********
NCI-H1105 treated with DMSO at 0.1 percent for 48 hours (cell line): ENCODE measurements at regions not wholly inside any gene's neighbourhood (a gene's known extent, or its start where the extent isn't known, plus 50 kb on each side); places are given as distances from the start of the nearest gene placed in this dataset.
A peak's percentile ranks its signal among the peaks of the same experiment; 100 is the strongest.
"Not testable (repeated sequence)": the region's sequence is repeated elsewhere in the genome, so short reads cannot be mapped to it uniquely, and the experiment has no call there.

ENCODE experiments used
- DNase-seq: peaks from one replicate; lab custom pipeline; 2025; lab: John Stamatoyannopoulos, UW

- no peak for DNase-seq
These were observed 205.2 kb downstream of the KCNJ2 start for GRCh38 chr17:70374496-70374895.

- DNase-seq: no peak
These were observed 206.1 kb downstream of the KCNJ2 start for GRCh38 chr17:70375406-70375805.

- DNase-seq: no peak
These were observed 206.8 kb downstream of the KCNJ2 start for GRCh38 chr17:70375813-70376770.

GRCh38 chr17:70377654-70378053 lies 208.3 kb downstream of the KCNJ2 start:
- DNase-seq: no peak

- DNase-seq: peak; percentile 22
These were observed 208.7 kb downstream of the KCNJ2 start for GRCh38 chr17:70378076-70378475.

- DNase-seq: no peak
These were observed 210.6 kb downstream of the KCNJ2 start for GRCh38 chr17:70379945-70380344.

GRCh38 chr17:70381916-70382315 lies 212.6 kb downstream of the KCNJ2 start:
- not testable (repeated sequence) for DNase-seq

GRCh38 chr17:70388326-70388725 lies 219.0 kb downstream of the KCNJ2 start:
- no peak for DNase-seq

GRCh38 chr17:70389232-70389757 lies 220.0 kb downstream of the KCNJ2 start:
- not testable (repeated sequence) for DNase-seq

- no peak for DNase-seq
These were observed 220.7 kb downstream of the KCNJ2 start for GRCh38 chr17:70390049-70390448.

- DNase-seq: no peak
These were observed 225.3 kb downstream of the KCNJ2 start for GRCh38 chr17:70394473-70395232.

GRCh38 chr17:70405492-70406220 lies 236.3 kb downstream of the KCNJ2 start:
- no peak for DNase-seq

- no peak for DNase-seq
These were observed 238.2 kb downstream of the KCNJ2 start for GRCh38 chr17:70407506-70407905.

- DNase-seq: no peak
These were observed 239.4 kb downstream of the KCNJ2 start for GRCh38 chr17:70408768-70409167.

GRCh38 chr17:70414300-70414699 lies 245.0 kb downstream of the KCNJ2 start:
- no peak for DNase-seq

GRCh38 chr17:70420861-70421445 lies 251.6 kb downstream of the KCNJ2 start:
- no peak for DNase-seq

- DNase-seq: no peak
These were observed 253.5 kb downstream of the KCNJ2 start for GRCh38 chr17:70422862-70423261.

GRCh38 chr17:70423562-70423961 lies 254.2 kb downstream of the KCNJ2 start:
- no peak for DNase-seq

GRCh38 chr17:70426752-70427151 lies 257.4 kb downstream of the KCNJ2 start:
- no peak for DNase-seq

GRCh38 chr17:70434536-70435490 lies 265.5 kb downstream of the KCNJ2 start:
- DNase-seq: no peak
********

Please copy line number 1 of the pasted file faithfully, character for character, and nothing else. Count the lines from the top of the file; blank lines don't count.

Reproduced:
NCI-H1105 treated with DMSO at 0.1 percent for 48 hours (cell line): ENCODE measurements at regions not wholly inside any gene's neighbourhood (a gene's known extent, or its start where the extent isn't known, plus 50 kb on each side); places are given as distances from the start of the nearest gene placed in this dataset.